19 March 2018


Many musicians dislike playing At The Jazz Band Ball. When the band-leader announces it, they think, 'Oh, no. Not that. It's boringly repetitive and so simple that it presents nothing of interest - no challenges'.
It is indeed a very simple tune, consisting of just 32 bars, and it is usually played in the key of Bb. It breaks down into two 16-bar parts. All that can be said for Part A is that it is in the related key of G minor and that bars 1 to 4 and bars 9 to 12 are actually on the chord of G minor, so that at least gives it a certain flavour.

But Part B (16 bars entirely in Bb) is the section on which bands tend to stick and on which improvisations develop. Part B's chord progression uses The Circle of Fifths, which makes it so easy to create variations that it is all a bit too easy. Musicians can be tempted to play on automatic pilot.

The reason I'm making these points is that at last I have come across a YouTube video that shows how musicians playing this tune can be creative and turn it into an exciting experience.

It's our old friends Tuba Skinny under the direction of Shaye Cohn who have worked the trick, in a performance kindly filmed for us recently by James Sterling: CLICK HERE.

Establishing a sensible tempo, they play Part A (the minor key section) only twice (at the start and again at 1 minute 1 second - notice Shaye signalling this with the hand on the head); but Part B is played no fewer than 13 times.

In particular, you have to admire Shaye on the cornet for participating in at least 9 of those 13 choruses - sometimes taking the lead but often putting in decoration while Craig or Barnabus take their turn to lead. Just listen to the notes and variations she plays. Observe her fingers and admire the energy she puts into her contribution. (This is in spite of the fact that, according to a correspondent,  she was suffering from a cold at the time.)

By the way, if you have trouble sorting out those thirteen Part B choruses, it may help to look out for the 5th - Jason's banjo 'solo'. Then you will find Todd leads on the 9th and Robin on the 10th.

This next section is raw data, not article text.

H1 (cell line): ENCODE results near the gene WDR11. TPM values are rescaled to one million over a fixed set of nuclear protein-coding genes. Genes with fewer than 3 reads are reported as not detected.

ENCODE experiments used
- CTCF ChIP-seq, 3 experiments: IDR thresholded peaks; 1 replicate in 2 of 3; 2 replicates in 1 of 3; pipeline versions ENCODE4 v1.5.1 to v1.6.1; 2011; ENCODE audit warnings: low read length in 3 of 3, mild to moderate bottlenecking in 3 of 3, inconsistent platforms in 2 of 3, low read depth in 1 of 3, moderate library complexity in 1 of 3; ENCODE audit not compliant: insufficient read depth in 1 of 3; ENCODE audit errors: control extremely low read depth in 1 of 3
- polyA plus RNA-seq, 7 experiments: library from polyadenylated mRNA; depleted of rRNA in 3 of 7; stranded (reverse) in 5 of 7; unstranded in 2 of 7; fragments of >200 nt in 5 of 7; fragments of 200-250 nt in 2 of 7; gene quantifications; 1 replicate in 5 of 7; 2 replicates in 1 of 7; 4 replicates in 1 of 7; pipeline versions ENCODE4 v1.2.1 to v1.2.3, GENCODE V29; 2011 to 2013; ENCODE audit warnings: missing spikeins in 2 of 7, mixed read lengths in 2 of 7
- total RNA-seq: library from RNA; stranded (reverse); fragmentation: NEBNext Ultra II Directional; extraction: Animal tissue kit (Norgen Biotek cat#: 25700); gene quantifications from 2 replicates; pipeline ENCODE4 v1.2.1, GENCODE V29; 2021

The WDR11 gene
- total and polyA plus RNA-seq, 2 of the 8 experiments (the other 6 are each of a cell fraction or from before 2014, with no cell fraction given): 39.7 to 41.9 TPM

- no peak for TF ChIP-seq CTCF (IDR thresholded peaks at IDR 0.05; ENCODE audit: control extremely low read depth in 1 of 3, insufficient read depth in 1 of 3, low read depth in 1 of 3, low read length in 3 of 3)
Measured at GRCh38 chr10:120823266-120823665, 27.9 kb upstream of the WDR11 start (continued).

At The Jazz Band Ball was created by The Original Dixieland Jazz Band in 1917 - so it's more than 100 years old. You can listen to them in 1918 playing it at break-neck speed. In just two and a half minutes, they get through Part A four times and Part B six times! CLICK HERE.

18 March 2018


Thank goodness the young are keeping our music going.

There is a band called Ragstretch, formed by young people in 2012.
It is impossible for me to work out where this band is based, because its members are Australians and Scandinavians and some of them seem to be living in New York. The musicians also play in other bands and most of them are already well-known on the traditional jazz scene. But when the band Ragstretch comes together, they give brilliant, sparkling, tasteful performances. There are plenty of videos of them for you to explore on YouTube. You could try this version of Panama (played in Copenhagen) for starters: 

In St. Louis, Missouri, The Sidney Street Shakers play exactly the kind of jazz I like best - unpretentious, straightforward, exciting, with good teamwork and just right for dancers.

And note elsewhere The California Feet Warmers - a fairly young band playing slick, well-prepared traditional jazz.

And even in Britain there is hope for the future. Have a look at the videos of The Brownfield/Byrne Hot Six to discover some technically-brilliant swinging jazz being played by chaps who seem to be still in their twenties.

Also from Britain, seek out the videos of Adrian Cox, or Ben Cummings, or The Graham Hughes Sunshine Kings, or Giacomo Smith, or The Basin Street Brawlers. You will have a pleasant surprise.

And in May 2017 a band called The Ten Bells Rag Band was formed in London. The musicians are relatively young and are inspired by such bands as Tuba Skinny in New Orleans. They play some very pleasant traditional jazz.

Elsewhere, you may find such good young bands as Magic Shook Heads and The Hippocampus Jass Gang in the south of France: their videos are worth watching. And in Buenos Aires, you have the Jazz Friends - a terrific, fluent band, whose range of instruments sometimes includes the 'pinkullo' - a South American flute.